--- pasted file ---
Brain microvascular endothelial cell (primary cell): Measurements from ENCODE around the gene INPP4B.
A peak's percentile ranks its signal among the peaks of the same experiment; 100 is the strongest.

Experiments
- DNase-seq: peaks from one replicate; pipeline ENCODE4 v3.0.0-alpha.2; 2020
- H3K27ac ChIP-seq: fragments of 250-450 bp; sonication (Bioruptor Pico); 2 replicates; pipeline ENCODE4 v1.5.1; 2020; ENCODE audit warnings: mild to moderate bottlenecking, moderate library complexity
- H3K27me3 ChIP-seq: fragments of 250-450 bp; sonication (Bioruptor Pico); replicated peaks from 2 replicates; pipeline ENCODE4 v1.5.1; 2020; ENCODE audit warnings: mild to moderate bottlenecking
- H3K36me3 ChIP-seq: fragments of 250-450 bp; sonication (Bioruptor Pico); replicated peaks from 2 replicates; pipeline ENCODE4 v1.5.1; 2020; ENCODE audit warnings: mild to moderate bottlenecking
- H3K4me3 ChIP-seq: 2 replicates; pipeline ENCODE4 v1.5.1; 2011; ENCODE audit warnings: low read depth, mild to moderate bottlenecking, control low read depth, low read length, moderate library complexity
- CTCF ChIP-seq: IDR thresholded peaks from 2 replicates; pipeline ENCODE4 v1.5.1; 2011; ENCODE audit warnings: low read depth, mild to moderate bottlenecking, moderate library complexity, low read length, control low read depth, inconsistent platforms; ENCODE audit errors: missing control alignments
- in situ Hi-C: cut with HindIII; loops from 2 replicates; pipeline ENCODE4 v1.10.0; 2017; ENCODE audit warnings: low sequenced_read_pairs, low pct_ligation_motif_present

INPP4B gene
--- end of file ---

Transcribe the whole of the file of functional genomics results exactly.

Brain microvascular endothelial cell (primary cell): Measurements from ENCODE around the gene INPP4B.
A peak's percentile ranks its signal among the peaks of the same experiment; 100 is the strongest.

Experiments
- DNase-seq: peaks from one replicate; pipeline ENCODE4 v3.0.0-alpha.2; 2020
- H3K27ac ChIP-seq: fragments of 250-450 bp; sonication (Bioruptor Pico); 2 replicates; pipeline ENCODE4 v1.5.1; 2020; ENCODE audit warnings: mild to moderate bottlenecking, moderate library complexity
- H3K27me3 ChIP-seq: fragments of 250-450 bp; sonication (Bioruptor Pico); replicated peaks from 2 replicates; pipeline ENCODE4 v1.5.1; 2020; ENCODE audit warnings: mild to moderate bottlenecking
- H3K36me3 ChIP-seq: fragments of 250-450 bp; sonication (Bioruptor Pico); replicated peaks from 2 replicates; pipeline ENCODE4 v1.5.1; 2020; ENCODE audit warnings: mild to moderate bottlenecking
- H3K4me3 ChIP-seq: 2 replicates; pipeline ENCODE4 v1.5.1; 2011; ENCODE audit warnings: low read depth, mild to moderate bottlenecking, control low read depth, low read length, moderate library complexity
- CTCF ChIP-seq: IDR thresholded peaks from 2 replicates; pipeline ENCODE4 v1.5.1; 2011; ENCODE audit warnings: low read depth, mild to moderate bottlenecking, moderate library complexity, low read length, control low read depth, inconsistent platforms; ENCODE audit errors: missing control alignments
- in situ Hi-C: cut with HindIII; loops from 2 replicates; pipeline ENCODE4 v1.10.0; 2017; ENCODE audit warnings: low sequenced_read_pairs, low pct_ligation_motif_present

INPP4B gene